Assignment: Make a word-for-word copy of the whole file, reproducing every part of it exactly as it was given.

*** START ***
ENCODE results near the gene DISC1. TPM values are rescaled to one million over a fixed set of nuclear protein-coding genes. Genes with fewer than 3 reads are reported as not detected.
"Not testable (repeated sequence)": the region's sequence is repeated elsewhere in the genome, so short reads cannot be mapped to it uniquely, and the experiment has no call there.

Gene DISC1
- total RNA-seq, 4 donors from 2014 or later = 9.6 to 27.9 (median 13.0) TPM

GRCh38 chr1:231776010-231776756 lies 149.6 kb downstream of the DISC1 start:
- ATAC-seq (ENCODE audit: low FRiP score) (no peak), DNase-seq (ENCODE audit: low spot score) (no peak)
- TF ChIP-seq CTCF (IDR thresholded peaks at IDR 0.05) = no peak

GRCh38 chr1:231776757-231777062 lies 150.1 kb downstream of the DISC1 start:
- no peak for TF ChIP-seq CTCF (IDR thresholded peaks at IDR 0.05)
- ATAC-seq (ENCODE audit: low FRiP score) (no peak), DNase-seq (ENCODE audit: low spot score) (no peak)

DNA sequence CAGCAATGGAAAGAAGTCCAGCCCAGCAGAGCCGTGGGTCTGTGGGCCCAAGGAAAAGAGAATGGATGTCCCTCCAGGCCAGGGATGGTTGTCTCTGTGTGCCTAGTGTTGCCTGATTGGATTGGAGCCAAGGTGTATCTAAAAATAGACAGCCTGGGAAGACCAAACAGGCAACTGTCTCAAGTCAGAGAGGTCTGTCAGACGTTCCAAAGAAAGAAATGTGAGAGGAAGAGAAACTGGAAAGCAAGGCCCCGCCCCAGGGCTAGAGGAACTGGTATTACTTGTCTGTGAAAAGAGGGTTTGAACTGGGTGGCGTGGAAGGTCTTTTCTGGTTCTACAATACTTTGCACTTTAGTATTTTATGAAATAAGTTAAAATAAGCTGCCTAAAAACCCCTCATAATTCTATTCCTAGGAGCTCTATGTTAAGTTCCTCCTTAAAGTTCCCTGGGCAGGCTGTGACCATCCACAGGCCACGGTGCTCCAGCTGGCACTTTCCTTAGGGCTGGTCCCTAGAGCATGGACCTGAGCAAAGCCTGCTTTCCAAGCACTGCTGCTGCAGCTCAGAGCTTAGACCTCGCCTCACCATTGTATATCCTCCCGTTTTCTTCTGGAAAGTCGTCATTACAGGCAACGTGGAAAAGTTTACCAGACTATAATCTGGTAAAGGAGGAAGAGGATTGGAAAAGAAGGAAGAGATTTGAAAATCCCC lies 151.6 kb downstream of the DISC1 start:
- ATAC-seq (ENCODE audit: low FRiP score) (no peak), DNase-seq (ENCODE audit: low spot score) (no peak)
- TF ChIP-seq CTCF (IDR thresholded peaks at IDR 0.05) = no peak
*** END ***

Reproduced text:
ENCODE results near the gene DISC1. TPM values are rescaled to one million over a fixed set of nuclear protein-coding genes. Genes with fewer than 3 reads are reported as not detected.
"Not testable (repeated sequence)": the region's sequence is repeated elsewhere in the genome, so short reads cannot be mapped to it uniquely, and the experiment has no call there.

Gene DISC1
- total RNA-seq, 4 donors from 2014 or later = 9.6 to 27.9 (median 13.0) TPM

GRCh38 chr1:231776010-231776756 lies 149.6 kb downstream of the DISC1 start:
- ATAC-seq (ENCODE audit: low FRiP score) (no peak), DNase-seq (ENCODE audit: low spot score) (no peak)
- TF ChIP-seq CTCF (IDR thresholded peaks at IDR 0.05) = no peak

GRCh38 chr1:231776757-231777062 lies 150.1 kb downstream of the DISC1 start:
- no peak for TF ChIP-seq CTCF (IDR thresholded peaks at IDR 0.05)
- ATAC-seq (ENCODE audit: low FRiP score) (no peak), DNase-seq (ENCODE audit: low spot score) (no peak)

DNA sequence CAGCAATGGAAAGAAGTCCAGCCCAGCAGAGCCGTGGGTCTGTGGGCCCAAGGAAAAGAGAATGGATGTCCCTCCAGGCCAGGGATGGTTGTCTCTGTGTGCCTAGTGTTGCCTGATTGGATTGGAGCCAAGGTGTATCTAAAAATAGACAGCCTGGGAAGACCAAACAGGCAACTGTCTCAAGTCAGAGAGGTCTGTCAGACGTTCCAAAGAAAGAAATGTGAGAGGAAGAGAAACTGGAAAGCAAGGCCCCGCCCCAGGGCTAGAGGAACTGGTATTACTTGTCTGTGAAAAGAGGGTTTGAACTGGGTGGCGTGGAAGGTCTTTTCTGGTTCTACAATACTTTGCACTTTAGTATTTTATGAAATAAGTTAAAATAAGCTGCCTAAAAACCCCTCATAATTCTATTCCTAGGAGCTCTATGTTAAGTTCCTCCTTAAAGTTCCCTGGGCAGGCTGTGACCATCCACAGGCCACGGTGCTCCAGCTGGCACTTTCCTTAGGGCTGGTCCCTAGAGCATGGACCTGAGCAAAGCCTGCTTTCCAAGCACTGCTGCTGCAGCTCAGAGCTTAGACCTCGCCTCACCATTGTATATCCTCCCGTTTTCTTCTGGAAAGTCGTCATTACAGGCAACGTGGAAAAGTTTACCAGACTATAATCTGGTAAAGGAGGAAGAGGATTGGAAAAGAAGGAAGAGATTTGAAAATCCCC lies 151.6 kb downstream of the DISC1 start:
- ATAC-seq (ENCODE audit: low FRiP score) (no peak), DNase-seq (ENCODE audit: low spot score) (no peak)
- TF ChIP-seq CTCF (IDR thresholded peaks at IDR 0.05) = no peak